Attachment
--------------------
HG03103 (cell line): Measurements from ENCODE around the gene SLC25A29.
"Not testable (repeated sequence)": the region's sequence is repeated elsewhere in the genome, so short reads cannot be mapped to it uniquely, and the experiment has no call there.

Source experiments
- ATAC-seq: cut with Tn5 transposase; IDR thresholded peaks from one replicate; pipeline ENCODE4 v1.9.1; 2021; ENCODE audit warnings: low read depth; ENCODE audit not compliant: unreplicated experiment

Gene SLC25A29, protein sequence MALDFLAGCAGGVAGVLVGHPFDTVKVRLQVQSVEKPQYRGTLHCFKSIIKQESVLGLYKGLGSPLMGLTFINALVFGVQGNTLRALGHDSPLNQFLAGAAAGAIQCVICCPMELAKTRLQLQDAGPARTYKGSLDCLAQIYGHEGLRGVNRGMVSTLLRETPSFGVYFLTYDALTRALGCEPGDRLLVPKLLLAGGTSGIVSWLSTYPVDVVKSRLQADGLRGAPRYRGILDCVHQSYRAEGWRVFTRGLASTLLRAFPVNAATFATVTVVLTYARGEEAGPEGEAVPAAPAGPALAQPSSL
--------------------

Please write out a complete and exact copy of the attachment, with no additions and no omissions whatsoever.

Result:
HG03103 (cell line): Measurements from ENCODE around the gene SLC25A29.
"Not testable (repeated sequence)": the region's sequence is repeated elsewhere in the genome, so short reads cannot be mapped to it uniquely, and the experiment has no call there.

Source experiments
- ATAC-seq: cut with Tn5 transposase; IDR thresholded peaks from one replicate; pipeline ENCODE4 v1.9.1; 2021; ENCODE audit warnings: low read depth; ENCODE audit not compliant: unreplicated experiment

Gene SLC25A29, protein sequence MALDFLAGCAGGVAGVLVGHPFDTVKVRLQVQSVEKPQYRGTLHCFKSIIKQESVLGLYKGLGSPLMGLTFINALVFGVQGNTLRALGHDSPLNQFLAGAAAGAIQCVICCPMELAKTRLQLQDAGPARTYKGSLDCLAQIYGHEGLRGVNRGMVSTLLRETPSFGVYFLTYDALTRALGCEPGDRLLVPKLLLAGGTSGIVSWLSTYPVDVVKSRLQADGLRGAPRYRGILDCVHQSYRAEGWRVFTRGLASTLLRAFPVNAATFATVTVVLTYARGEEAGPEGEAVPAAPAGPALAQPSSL